Murder can be used for that purpose, but I think you will find that most murders are crimes of passion or plain old crookery.

    Terrorism is all about changing the behaviour of people through fear.
    Unfortunately, particularly in the US, terrorism has become such a hot button political topic that everything under the sun is now “terrorism”.

    Even is someone commits murder because their beliefs have been offended, it is not terrorism unless their intention is to instill fear in others, which may be the case, but equally may not be. If not, then it is just murder.

  • Mike

    >Really? So any instance of pre-meditated killing is terrorism?

    Rather the reverse. Terrorism has become a meaningless buzzword.

  • goto 10

    eMBee

    >what do you think?

    Sounds awesome!

    Setup an IaaS and install ‘GNU Social’.

    But…

    There are huge liabilities in dealing with information exchange and storage with young people under 13 in the US. All the big ‘social’ providers have age restrictions in the TOS agreements.

  • eMBee

    goto 10:

    you are right about the problems with children online. but these problems apply to any site that the children would use now too.

    so this is really just a question of who takes on the responsibility.

    is reglue going to be liable for what happens on the sites it recommends? if yes, then no solution will fix that. it could either not recommend anything or run the site in order to be in control.

    if they are not liable for other sites, then maybe it is just a matter of making sure that reglue is not the one running the site.

    and to escape US restrictions, the site could be run elsewhere, by people outside the US.

    (about GNU social, i haven’t looked at it, but i don’t think a sotial network is the right solution. we don’t want the kids to share and talk about themselves. they have plenty of other places for that. we want them to be able to ask questions about their computer in an environment that welcomes any question, no matter how dumb. it should be easy to search for questions and answers, as well as post your own in the right category. so i am thinking something more like stackoverflow, with accepted answers and keyword tagging. (not sure about the reputation system. could be good, or not.))

  • goto 10

    @eMBee and/or Reglue and/or Ken:

    I’d gladly donate one of my spare IaaS servers as well as a domain and run/manage the site, if someone else could figure out the legal end of managing a site for kids.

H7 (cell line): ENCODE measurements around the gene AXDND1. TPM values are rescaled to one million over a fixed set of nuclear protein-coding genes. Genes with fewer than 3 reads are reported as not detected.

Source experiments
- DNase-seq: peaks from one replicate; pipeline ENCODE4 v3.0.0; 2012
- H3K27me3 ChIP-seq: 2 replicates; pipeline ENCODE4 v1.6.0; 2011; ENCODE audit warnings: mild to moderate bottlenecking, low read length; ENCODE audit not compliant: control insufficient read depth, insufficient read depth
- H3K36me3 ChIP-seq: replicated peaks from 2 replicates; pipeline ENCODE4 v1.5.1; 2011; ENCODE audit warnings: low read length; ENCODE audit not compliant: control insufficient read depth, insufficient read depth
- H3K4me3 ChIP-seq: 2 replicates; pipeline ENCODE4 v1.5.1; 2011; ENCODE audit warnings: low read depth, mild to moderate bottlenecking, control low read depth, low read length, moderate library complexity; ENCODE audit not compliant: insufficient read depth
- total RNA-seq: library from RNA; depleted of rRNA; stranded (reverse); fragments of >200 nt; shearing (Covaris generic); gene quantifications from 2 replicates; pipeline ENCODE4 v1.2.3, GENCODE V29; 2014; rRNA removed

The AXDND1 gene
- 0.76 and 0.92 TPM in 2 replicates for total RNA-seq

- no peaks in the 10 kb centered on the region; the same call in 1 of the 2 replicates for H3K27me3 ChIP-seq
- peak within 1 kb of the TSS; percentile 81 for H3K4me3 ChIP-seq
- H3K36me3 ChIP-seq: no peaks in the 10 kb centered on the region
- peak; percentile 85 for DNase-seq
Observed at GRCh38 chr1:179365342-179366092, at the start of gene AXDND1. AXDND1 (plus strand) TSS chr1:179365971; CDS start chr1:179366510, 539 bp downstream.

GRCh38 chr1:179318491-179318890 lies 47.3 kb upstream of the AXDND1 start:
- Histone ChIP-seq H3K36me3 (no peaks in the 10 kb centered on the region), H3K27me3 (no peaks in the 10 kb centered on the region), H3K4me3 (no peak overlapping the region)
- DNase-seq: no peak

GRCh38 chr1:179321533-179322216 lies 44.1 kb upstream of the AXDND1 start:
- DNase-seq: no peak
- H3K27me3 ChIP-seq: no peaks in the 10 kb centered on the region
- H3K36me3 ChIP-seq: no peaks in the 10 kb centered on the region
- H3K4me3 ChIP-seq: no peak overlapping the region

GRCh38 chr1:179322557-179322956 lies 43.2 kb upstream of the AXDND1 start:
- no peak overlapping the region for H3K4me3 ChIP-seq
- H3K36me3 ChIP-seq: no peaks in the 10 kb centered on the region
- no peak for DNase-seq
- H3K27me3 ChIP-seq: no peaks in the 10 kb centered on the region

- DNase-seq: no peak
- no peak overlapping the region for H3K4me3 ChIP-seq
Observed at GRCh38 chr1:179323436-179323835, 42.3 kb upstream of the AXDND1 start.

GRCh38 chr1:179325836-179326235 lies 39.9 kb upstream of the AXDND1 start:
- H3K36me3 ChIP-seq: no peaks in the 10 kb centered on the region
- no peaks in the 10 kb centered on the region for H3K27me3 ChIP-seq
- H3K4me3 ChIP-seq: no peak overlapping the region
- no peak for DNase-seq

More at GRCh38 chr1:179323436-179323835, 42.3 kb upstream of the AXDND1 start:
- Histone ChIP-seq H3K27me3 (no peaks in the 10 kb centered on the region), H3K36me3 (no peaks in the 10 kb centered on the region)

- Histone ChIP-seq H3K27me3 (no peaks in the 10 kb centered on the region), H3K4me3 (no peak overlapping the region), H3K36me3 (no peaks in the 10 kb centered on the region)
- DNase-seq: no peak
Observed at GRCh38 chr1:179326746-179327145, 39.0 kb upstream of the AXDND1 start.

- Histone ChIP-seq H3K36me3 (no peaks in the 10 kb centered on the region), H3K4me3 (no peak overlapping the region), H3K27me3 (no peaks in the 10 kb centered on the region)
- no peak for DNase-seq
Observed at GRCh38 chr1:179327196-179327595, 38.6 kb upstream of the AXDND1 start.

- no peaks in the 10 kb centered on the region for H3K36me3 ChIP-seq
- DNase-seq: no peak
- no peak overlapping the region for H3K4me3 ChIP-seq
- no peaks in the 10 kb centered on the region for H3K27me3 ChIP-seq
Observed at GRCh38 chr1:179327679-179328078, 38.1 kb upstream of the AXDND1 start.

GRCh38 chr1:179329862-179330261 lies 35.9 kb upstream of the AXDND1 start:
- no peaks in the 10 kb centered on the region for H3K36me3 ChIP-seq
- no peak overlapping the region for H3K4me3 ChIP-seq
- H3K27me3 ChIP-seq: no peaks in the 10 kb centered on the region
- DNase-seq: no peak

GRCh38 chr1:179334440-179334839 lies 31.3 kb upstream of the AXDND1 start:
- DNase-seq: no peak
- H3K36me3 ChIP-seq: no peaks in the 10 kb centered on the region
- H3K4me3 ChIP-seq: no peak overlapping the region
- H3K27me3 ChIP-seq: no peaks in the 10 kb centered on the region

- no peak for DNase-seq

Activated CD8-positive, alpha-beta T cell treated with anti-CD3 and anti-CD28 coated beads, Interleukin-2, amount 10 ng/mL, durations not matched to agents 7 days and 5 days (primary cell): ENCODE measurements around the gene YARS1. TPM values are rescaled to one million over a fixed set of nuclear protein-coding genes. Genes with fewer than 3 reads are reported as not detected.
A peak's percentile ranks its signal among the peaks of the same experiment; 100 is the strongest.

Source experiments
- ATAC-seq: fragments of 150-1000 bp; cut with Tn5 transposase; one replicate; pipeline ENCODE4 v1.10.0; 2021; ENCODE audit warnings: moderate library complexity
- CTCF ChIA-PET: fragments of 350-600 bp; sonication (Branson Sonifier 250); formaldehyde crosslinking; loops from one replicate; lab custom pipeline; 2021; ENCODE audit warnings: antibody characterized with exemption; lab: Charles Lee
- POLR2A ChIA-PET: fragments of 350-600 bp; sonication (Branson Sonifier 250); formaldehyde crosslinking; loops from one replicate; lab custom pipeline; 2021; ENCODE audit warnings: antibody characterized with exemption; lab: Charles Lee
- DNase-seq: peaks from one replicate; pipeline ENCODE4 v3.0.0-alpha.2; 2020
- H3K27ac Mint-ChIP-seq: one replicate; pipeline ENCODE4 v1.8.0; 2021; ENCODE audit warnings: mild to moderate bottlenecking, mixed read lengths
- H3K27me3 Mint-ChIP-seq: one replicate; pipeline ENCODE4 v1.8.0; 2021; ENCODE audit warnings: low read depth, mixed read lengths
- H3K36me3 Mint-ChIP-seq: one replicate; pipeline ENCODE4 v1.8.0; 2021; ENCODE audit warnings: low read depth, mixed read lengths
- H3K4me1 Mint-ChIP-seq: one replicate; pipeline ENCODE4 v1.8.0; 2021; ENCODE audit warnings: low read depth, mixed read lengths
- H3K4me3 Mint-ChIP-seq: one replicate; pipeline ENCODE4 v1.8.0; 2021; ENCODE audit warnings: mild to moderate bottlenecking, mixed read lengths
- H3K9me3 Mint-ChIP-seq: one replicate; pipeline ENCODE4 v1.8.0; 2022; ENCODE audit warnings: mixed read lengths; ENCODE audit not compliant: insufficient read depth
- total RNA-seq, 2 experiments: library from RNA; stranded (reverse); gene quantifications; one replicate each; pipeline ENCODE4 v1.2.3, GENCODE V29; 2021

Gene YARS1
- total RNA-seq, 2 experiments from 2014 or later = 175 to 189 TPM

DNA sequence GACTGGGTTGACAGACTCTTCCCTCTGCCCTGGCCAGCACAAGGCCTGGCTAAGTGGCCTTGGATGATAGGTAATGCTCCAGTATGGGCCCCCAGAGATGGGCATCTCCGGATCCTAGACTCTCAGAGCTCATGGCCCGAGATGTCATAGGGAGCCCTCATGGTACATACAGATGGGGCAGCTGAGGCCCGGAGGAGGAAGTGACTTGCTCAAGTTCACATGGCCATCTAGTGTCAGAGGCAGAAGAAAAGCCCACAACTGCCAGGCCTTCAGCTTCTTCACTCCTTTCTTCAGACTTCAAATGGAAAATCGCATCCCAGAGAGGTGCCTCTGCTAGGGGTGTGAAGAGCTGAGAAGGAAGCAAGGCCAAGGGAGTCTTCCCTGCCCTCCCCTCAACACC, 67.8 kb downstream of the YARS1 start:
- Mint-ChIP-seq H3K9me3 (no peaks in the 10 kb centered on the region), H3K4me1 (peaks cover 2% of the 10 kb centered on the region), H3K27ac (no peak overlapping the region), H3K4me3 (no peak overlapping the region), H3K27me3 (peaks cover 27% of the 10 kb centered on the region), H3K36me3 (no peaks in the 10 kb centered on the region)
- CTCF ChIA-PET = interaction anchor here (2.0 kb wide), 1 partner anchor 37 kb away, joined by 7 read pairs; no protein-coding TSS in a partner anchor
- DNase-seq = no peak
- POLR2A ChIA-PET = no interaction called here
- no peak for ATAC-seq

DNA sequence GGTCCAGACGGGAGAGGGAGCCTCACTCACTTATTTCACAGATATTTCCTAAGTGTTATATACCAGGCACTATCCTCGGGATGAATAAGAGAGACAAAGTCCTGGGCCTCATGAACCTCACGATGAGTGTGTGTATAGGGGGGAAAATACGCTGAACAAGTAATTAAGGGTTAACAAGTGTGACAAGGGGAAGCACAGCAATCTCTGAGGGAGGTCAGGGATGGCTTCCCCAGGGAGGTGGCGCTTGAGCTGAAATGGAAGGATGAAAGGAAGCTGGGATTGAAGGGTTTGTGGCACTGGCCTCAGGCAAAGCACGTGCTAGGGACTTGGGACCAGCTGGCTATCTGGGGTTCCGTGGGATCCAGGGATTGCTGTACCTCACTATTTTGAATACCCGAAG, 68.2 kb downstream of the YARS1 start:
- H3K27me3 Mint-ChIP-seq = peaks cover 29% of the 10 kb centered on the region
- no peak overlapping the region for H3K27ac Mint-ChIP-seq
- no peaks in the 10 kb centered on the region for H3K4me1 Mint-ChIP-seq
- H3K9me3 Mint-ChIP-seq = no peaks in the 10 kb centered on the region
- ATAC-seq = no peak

This is a serious offer… However, the server is nothing fancy and won’t be able to handle tons of traffic or lots of storage – but certainly should suffice for a few hundred kids.

    Proposed:

    1x IaaS [USA, 40GB storage, 32bit, 1GB mem]

    Config:

    Base: Apache,Postfix,Courier,Horde
    SSL: StartSSL, free cert means flat domain
    Social/Forum: TBD

    Contact me: details can be discussed somewhere else if interested.

    I am *not* willing to:
    1. beautify website
    2. accept legal responsibility for the content, postings, ramifications because kids are using it.

  • goto 10

    Correction on specs:

    25GB storage.
    64bit 2.8 GHz CPU
    1GB mem

  • “” Indeed. It was foolish, lazy, and inconsiderate of your customers.”

    Really? Foolish and lazy? I spend 50+ hours every week of the year to include all holidays to make sure that disadvantaged kids have a computer in their home.

    Please…I didn’t roll them into honey and leave them on a fire ant pile, I made arrangements with a forums moderator and that safeguard failed. End of story, end of recommendations for forum support.

    Our legal counsel has advised that we let the parent or guardian best decide where or with whom to seek assistance. Many of you have made generous and good ideas to fix this, but in the end, our litigious, knee-jerk society is unforgiving even if one little hair is mussed out of place by anyone we don’t like, trust, or know.

    No good deed goes unpunished. Only a cliché because of it’s ever-bearing truth.

  • eMBee

    ok, ken, so that effectively confirms my suspicion that any recommendation reglue makes may end up biting you.

    so any effort for a kid-friendly forum would have to be not only independent of reglue, it would also have to find its audience on its own. not having reglue vet the kid-registrations also means that everyone needs to be moderated because we can’t distinguish between real kids and fake ones. and then a stackoverflow type point system would probably really be a good idea.

    i am still willing to contribute to such an effort and i’d even be willing to take on legal responsibility (i am outside of the US, so i am not worried about getting sued) (and technically i could even do building and hosting (also outside of the US), but i can’t afford the time for the building at this time. unfortunately, unless we can find a way to get some funding. hmm, kickstarter?)

  • Two things: a big plus; I had to dig deep in my memory to remember the reference “Dagwood Sandwich”. Minor minus; from your use, you appear to belong to a slight majority/significant minority of people who confuse the words infer/imply. One draws an inference from an implication.

    Keep up the good work, and thanks,
    CW

  • goto 10

    @CW Petersen and many other word corrector peoples:

    Language changes over time. Sometimes words lose meaning. Sometimes words are forgotten and lost. Sometimes words mesh meanings.

    As long as the majority understand the text, there is no need for correction.

    This from: your pet peeve meets my pet peeve.